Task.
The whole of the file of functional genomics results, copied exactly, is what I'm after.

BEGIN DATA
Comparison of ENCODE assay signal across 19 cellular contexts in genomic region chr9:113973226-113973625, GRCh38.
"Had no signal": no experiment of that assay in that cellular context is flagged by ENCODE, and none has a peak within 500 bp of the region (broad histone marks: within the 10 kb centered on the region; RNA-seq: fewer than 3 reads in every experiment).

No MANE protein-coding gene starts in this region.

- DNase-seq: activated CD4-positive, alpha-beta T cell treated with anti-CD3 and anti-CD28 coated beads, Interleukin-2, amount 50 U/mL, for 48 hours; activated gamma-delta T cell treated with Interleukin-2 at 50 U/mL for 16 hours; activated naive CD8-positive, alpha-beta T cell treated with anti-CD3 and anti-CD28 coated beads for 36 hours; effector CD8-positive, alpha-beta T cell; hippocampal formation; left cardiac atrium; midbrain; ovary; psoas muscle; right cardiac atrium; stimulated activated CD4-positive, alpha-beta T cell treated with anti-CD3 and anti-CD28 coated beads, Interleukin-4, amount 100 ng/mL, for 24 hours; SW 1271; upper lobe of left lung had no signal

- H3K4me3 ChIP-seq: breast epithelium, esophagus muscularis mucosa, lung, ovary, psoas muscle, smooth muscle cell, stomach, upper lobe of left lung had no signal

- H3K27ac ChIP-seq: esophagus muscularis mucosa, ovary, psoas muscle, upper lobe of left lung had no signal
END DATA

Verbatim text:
Comparison of ENCODE assay signal across 19 cellular contexts in genomic region chr9:113973226-113973625, GRCh38.
"Had no signal": no experiment of that assay in that cellular context is flagged by ENCODE, and none has a peak within 500 bp of the region (broad histone marks: within the 10 kb centered on the region; RNA-seq: fewer than 3 reads in every experiment).

No MANE protein-coding gene starts in this region.

- DNase-seq: activated CD4-positive, alpha-beta T cell treated with anti-CD3 and anti-CD28 coated beads, Interleukin-2, amount 50 U/mL, for 48 hours; activated gamma-delta T cell treated with Interleukin-2 at 50 U/mL for 16 hours; activated naive CD8-positive, alpha-beta T cell treated with anti-CD3 and anti-CD28 coated beads for 36 hours; effector CD8-positive, alpha-beta T cell; hippocampal formation; left cardiac atrium; midbrain; ovary; psoas muscle; right cardiac atrium; stimulated activated CD4-positive, alpha-beta T cell treated with anti-CD3 and anti-CD28 coated beads, Interleukin-4, amount 100 ng/mL, for 24 hours; SW 1271; upper lobe of left lung had no signal

- H3K4me3 ChIP-seq: breast epithelium, esophagus muscularis mucosa, lung, ovary, psoas muscle, smooth muscle cell, stomach, upper lobe of left lung had no signal

- H3K27ac ChIP-seq: esophagus muscularis mucosa, ovary, psoas muscle, upper lobe of left lung had no signal